Yes, the NCAA is dead. And the NCAA is beginning to realize it.
Via Sports Business Daily, the NCAA has decided (wisely) to throw its hands in the air and to allow schools to make their own decisions about the question of whether and to what extent athletes may generate revenue from their names, images, and likenesses.
It’s the only thing the NCAA could have done, in the wake of this week’s enactment of NIL laws in multiple states and last week’s ruling from the U.S. Supreme Court that, essentially, the entire business model constitutes one giant antitrust violation. Restricting the ability of adult men and women to profit from their fame in a clumsy effort to support the façade of amateurism in order to justify not sharing with the players a chunk of the substantial revenue they generate has been, and would be, a flagrant and blatant infringement on the rights of these individuals.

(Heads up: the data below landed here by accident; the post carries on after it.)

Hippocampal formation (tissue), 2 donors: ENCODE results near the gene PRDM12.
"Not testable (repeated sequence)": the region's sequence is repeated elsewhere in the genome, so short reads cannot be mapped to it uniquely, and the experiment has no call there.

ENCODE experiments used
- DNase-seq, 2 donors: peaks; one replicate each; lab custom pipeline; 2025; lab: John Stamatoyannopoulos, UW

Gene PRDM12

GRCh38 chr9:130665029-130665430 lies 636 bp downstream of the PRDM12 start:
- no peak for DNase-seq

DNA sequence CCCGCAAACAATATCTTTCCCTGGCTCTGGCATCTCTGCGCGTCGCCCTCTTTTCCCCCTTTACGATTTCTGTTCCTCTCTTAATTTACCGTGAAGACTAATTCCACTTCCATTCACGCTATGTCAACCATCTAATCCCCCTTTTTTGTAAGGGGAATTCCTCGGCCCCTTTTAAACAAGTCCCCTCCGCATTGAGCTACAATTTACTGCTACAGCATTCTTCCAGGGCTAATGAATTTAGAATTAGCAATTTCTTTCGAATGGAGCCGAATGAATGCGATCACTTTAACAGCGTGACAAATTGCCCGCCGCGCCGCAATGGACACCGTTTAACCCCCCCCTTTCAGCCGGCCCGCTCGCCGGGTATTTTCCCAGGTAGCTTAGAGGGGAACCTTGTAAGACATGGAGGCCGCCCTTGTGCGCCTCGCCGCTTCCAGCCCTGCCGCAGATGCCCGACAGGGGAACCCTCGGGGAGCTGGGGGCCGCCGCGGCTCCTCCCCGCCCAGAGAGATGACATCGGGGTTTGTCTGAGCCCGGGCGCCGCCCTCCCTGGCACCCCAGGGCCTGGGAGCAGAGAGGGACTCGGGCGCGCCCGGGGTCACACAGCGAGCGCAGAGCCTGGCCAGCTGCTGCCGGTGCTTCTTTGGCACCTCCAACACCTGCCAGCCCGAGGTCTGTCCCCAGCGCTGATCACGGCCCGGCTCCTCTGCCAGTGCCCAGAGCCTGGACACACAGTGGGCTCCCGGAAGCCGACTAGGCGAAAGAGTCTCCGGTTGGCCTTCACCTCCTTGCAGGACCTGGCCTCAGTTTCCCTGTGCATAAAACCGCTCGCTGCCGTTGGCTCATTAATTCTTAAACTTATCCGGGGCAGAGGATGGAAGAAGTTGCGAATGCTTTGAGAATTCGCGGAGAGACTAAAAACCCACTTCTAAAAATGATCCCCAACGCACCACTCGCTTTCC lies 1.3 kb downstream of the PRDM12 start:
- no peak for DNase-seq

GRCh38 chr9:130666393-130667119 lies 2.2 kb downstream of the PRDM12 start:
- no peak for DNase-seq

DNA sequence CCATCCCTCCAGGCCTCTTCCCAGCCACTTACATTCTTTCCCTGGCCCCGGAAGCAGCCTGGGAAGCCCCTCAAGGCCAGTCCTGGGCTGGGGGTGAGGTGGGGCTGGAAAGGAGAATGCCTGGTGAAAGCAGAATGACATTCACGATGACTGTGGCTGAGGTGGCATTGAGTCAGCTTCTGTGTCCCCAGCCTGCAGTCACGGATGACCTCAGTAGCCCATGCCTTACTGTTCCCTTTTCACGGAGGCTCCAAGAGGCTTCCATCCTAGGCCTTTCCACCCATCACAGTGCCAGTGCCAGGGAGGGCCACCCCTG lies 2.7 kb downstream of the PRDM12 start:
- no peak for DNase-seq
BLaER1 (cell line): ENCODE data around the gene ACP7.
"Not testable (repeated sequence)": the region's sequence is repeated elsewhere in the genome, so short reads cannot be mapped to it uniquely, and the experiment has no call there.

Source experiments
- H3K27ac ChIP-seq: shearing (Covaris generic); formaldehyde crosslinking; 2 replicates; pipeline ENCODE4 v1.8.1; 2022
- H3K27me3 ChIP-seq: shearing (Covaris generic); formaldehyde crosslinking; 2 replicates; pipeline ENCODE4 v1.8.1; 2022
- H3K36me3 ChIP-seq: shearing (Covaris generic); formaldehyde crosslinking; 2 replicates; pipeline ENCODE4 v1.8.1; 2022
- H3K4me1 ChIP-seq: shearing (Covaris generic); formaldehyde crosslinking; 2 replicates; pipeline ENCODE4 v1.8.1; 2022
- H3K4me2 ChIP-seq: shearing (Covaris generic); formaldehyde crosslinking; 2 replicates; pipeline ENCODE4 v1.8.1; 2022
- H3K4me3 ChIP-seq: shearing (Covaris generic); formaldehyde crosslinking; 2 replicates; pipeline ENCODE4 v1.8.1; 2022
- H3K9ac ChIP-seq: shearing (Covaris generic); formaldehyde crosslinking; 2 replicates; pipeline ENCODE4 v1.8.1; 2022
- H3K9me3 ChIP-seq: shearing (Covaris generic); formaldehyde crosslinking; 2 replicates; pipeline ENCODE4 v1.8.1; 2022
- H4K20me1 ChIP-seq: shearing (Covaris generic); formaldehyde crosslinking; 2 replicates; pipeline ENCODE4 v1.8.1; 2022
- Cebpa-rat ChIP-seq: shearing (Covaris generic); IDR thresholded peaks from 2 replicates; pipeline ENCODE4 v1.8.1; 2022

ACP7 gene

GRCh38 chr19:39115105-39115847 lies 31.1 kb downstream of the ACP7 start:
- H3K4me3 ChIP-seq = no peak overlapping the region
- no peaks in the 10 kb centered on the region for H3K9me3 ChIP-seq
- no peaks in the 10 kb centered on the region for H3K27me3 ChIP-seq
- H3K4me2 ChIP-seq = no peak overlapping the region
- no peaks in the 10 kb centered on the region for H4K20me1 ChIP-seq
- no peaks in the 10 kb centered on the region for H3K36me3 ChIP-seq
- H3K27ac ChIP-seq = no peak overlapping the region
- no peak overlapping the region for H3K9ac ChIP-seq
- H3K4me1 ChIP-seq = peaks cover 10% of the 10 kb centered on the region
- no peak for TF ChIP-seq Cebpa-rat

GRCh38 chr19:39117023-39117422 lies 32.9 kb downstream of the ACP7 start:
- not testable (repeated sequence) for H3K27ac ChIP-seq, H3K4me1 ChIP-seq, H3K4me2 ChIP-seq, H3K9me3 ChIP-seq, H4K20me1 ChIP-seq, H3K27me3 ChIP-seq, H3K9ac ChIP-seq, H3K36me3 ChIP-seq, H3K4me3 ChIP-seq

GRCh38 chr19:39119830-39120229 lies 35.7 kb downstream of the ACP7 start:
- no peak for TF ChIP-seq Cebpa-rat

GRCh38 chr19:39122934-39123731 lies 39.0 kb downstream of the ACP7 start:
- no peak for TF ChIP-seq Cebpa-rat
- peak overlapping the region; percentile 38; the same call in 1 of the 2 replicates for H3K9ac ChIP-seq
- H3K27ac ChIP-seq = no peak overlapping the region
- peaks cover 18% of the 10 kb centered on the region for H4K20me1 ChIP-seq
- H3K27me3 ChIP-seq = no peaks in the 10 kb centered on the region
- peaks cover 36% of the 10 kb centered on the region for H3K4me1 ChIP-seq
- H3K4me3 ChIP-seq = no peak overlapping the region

So the NCAA will punt to the schools. As it should. And now it will be critical for the schools to make their own decisions, without influence or pressure from the NCAA or the conferences.
The rules adopted by the schools become critical to recruiting. The greater the rights to generate revenue from name, image, and likeness, the better the chance the school will have to land the player.
The NCAA still wants Congress to save the inherently corrupt business model through a national NIL law. But before Congress places artificial limits on the power of young football and basketball players to make money based on who they are, Congress needs to ask itself why no such limits are placed on young actors, musicians, and anyone else who finds a way to capitalize on the inherently capitalistic U.S. economic system. Once Congress answers that question, maybe Congress will conclude (rightly) that it has far better things to do.